Thursday, November 17, 2011


SOME FACTS OF WALKIE TALKIE SETS OF INDIAN RAILWAYS :
 COURTESY RAIL SAMACHAR SAFETY OFF TRACK - III

No walking the talk on walkie-talkies

... What bullet-proof jackets are to law enforcement officers, walkie-talkies are to Indian Railway drivers and guards: The last resort for preventing a tragedy. Few items are more critical to Railways safety than walkie-talkies. They provide an emergency communication option to avert disaster or immediately summon an Accident Relief Train (ART) in case of a mishap. Compromising on the quality of this instrument by tampering with its purchase process can lead to more blood on the tracks. But does that put at least walkie-talkies beyond corruption? Apparently not.

The Statesman's investigations reveal that the Railways have a shocking history of corruption in the purchase of walkie-talkies ~ thousands of defective sets have allegedly been purchased and put to use over the past decade.

Railways began mass-procurement of walkie-talkies in the aftermath of the 1999 Gaisal accident, an incident that led to Mr Nitish Kumar's resignation as minister. Many lakh instruments worth hundreds of crore of rupees have since been purchased by the Railways via the Rate Contract (RC) through the Directorate General of Supplies & Disposals (DGS&D), a procedure wherein prices are set annually.

Highly placed sources said corruption in walkie-talkie procurement begins with the registration of suppliers at DGS&D and resurfaces during quality inspections. Particular to Railways, suppliers give bribes at the division-level to generate a demand, at the zonal level where technical suitability is recommended and orders placed, and again at the division-level at delivery time. Suppliers have agents across zones that negotiate percentages. Without bribes to officials, which aggregate close to 10 per cent of purchase value according to a senior official, no instrument can be supplied to Railways. Fixed prices and the burden of bribes have created fertile conditions for suppliers to compromise on quality, a well-respected retired official said on condition of anonymity.

Research Design & Standards Organisation (RDSO), central to most procurement rackets in Railways, has no business, as it were, in the DGS&D Rate Contract. However, according to sources, under the guise of checking instrument quality against a "military standard", senior telecom officials at RDSO have also allegedly extracted several rounds of bribes from walkie-talkie suppliers in the past year. RCs are safer for zonal officers to favour one supplier over another. Unlike tendering, RCs leave fewer incriminating paper trails. Initial quality inspections fall under DGS&D and complaints of even widespread defects can be "managed". The Statesman's discussions with drivers and field-staff reveal that sets supplied by particular firms have shown consistent defects. But even if complaints get documented, files are easily suppressed within zones.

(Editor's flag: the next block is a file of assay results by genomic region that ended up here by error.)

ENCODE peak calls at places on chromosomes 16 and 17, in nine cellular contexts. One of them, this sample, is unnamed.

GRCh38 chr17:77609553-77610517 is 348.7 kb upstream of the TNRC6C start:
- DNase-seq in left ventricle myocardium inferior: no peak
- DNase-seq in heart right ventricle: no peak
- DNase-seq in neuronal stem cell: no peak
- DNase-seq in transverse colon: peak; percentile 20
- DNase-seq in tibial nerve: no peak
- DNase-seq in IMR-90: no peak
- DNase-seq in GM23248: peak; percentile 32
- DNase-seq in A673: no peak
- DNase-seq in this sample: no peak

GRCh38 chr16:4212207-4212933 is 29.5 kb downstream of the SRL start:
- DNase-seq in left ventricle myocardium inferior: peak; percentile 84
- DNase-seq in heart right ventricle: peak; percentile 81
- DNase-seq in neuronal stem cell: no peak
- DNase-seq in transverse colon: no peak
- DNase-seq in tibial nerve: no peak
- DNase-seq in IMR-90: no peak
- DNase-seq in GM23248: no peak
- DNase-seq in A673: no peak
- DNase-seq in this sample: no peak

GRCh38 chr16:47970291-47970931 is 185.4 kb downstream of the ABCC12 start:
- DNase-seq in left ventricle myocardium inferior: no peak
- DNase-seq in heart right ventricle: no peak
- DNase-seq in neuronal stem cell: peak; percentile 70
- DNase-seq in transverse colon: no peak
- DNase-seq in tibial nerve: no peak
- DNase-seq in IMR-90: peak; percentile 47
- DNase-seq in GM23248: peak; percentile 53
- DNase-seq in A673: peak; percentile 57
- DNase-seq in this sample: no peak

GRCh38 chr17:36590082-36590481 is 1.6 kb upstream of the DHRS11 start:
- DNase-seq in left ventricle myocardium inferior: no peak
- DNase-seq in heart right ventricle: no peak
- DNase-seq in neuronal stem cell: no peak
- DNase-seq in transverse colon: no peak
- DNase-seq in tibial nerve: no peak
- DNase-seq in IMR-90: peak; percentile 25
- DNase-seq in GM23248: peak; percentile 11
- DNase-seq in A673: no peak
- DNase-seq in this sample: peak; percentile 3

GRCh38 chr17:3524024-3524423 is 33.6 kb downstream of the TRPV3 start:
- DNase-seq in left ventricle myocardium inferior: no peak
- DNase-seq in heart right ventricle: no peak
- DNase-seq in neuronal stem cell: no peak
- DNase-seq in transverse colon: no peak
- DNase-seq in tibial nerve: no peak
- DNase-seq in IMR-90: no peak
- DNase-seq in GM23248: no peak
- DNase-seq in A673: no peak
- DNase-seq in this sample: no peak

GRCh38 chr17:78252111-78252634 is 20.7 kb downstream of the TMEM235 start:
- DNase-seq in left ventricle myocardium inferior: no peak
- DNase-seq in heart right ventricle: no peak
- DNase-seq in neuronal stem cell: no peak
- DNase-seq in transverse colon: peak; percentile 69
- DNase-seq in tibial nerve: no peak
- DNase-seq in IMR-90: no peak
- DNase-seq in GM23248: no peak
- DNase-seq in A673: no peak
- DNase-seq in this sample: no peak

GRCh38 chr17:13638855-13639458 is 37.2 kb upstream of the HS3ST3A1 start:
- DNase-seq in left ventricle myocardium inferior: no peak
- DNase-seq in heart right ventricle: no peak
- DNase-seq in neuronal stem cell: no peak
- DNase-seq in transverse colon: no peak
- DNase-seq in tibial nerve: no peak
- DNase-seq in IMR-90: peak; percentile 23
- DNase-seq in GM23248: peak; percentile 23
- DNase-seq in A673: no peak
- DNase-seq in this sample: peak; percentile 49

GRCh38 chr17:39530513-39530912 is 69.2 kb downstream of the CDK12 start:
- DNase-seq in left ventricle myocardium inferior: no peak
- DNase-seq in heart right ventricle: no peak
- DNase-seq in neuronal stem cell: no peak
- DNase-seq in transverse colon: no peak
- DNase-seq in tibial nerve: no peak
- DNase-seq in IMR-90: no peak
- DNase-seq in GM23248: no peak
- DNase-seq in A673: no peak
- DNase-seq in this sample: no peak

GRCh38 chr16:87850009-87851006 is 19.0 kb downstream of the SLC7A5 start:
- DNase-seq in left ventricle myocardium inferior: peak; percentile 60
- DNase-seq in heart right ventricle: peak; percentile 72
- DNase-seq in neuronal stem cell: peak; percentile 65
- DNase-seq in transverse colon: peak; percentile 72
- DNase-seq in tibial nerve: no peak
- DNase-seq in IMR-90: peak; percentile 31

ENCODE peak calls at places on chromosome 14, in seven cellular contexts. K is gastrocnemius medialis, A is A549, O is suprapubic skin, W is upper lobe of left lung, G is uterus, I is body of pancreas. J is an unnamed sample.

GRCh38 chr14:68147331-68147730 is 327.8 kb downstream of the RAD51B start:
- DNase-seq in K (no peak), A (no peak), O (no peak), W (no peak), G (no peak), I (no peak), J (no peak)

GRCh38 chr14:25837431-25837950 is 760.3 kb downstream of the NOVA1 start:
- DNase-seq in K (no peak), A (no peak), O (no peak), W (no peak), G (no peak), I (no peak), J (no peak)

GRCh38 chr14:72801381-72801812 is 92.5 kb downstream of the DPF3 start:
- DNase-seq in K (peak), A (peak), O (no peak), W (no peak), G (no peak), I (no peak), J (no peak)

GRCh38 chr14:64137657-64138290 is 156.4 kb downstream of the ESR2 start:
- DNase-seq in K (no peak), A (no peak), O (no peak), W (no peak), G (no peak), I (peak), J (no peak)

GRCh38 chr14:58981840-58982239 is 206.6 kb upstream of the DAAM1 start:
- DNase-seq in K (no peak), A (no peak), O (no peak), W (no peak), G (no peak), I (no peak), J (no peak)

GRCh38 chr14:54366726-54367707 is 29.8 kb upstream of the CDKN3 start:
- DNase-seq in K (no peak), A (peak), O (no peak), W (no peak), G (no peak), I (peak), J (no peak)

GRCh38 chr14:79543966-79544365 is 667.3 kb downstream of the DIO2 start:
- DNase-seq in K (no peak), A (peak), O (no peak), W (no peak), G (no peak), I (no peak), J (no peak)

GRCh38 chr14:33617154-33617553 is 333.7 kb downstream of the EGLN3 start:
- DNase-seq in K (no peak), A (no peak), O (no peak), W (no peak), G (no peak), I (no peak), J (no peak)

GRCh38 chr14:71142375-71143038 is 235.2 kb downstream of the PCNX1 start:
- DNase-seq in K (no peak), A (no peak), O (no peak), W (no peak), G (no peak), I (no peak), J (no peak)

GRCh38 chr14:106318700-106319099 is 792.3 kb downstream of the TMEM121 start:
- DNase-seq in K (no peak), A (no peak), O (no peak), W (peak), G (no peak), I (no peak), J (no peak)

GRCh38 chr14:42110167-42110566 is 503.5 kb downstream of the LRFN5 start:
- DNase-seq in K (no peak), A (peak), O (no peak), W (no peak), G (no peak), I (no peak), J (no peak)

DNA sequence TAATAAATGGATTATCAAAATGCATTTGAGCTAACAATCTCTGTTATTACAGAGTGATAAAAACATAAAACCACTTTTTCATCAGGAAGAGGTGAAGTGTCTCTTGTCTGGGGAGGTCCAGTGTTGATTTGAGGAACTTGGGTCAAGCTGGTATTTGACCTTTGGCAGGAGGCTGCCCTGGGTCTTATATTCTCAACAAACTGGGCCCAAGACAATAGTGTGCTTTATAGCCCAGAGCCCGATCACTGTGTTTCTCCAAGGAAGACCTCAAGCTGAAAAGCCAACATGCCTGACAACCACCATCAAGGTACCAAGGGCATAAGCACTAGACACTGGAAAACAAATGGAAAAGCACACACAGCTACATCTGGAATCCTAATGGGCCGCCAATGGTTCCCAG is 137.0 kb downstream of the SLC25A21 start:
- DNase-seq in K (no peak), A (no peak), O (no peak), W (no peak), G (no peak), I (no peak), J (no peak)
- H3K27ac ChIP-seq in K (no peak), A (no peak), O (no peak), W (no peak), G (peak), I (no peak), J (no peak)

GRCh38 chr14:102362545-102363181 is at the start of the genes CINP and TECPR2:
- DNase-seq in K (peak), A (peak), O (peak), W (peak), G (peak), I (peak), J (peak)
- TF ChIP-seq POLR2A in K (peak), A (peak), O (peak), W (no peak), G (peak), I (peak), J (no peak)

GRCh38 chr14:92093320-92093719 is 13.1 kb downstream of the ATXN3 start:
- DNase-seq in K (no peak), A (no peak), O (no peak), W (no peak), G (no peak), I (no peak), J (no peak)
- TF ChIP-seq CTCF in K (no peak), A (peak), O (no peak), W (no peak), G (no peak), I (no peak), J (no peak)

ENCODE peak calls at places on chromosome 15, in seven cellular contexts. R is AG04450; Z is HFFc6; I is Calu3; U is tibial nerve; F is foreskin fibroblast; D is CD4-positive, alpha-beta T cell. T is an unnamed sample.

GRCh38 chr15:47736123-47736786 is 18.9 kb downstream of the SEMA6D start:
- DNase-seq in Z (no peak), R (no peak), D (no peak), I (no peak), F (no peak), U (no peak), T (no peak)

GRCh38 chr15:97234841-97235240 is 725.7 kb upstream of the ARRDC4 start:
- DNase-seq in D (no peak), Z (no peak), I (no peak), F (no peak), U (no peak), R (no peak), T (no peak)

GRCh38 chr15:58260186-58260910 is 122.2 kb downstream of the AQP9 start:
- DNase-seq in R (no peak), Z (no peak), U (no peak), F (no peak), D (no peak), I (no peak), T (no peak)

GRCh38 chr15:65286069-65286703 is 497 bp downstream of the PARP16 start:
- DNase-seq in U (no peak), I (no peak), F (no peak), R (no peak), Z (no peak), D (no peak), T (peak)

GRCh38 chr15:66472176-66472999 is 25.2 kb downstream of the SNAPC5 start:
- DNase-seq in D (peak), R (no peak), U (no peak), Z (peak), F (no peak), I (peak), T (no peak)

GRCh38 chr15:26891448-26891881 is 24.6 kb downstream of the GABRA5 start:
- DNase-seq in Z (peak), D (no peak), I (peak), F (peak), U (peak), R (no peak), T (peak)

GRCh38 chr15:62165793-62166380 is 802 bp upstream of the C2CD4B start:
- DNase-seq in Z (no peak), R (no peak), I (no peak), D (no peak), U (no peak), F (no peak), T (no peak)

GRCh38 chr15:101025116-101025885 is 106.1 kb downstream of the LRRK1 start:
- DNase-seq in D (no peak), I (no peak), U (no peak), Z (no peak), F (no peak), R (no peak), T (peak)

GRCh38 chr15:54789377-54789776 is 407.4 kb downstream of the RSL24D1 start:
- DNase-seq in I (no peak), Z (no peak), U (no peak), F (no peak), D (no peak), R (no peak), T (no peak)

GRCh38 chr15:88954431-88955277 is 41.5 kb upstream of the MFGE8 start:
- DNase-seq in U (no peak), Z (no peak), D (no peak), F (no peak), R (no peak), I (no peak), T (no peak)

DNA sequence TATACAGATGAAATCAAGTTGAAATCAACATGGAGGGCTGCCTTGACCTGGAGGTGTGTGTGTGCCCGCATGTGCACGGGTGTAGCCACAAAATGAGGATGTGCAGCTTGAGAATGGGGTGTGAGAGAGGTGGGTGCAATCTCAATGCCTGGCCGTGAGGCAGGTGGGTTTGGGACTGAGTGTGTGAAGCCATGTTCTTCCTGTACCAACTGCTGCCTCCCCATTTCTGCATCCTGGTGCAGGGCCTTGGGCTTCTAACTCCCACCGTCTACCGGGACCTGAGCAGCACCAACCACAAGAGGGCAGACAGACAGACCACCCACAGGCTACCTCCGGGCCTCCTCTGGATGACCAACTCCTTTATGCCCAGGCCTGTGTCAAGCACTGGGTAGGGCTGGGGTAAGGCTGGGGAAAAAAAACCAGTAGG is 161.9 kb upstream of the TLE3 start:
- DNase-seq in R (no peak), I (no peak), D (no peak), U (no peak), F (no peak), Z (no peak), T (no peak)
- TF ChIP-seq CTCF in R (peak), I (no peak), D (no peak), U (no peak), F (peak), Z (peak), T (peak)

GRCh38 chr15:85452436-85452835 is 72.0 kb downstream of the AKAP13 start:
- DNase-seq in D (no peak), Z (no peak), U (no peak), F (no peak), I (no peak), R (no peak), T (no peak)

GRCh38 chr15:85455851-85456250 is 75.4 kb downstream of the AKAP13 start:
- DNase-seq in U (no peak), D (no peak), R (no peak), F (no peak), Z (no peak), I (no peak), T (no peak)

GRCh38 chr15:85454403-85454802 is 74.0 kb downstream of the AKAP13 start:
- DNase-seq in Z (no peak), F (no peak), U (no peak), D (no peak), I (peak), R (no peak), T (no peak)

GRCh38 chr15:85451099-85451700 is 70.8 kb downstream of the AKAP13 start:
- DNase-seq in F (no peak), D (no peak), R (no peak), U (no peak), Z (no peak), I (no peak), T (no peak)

The Statesman accessed one such suppressed file from the auditing department involving the purchase of thousands of sets in a zone from M/s Transceivers India. Nearly 50 per cent of these sets turned out defective, a fact that might have played a part in at least three rail accidents. According to the audit documents, in 1999, ignoring the warnings of the zonal Chief Signal & Telecom Engineer (CSTE) that such an act is "likely to put Railways in serious problem (sic)"', the Controller of Stores (COS) gave precedence to the technical opinion of a junior official and placed an order with M/s Transceivers India for 1,750 walkie-talkies. The CSTE's warning was that M/s Transceivers was only a trader, not backed by the original Taiwanese manufacturer, and therefore unreliable. Despite the issue reaching the GM, the CSTE's advice was ignored.

Soon after delivery, complaints of severe defects in hundreds of sets started pouring in from the field. A long-list of electronic defects apart, rubber bands had to be employed to keep batteries from slipping out. Some train drivers simply stopped using the walkie-talkies.

Shortly thereafter, the CSTE was transferred out. The new CSTE not only ignored the field reports, but curiously began praising the additional features M/s Transceivers was offering. Multiple orders resulted, which placed one malfunctioning set after another in the hands of drivers. Between August 1999 and July 2000, out of 5,714 M/s Transceivers sets costing nearly Rs 8 crore, 2,553 sets ended up unusable. So well protected was the trader that attempts at set replacement came to naught.

The CAG began following the case in 2005. Despite gathering incriminating evidence, the internal audit has still not been finalised and tabled in Parliament. The provisional report states that three accident inquiries of the time-period "reveal the absence or malfunctioning" of walkie-talkies. All the responses to the audit by Railways officials, sometimes delayed by years, are a master class on bureaucratic evasion, ranging from nitpicking to outright denial. By 2008, one Railways official was even arguing that all "5714 sets are in circulation and still in use" and that there is no reason for disciplinary action as "no individual is responsible".

The officials responsible climbed to the top of the Railways hierarchy. The COS, who dumped the technical advice of the earlier CSTE, rose in seniority, retired as Advisor Stores Railway Board, and today sits on a committee mandated to revamp stores procedures! The CSTE, who ignored the complaints from the field and bought thousands of more sets from the same firm, also had a rapid professional rise. A Mr Lalu Prasad favourite, he became GM of a zone and retired as Member Electrical, Railway Board, the second highest bureaucratic post in Railways.

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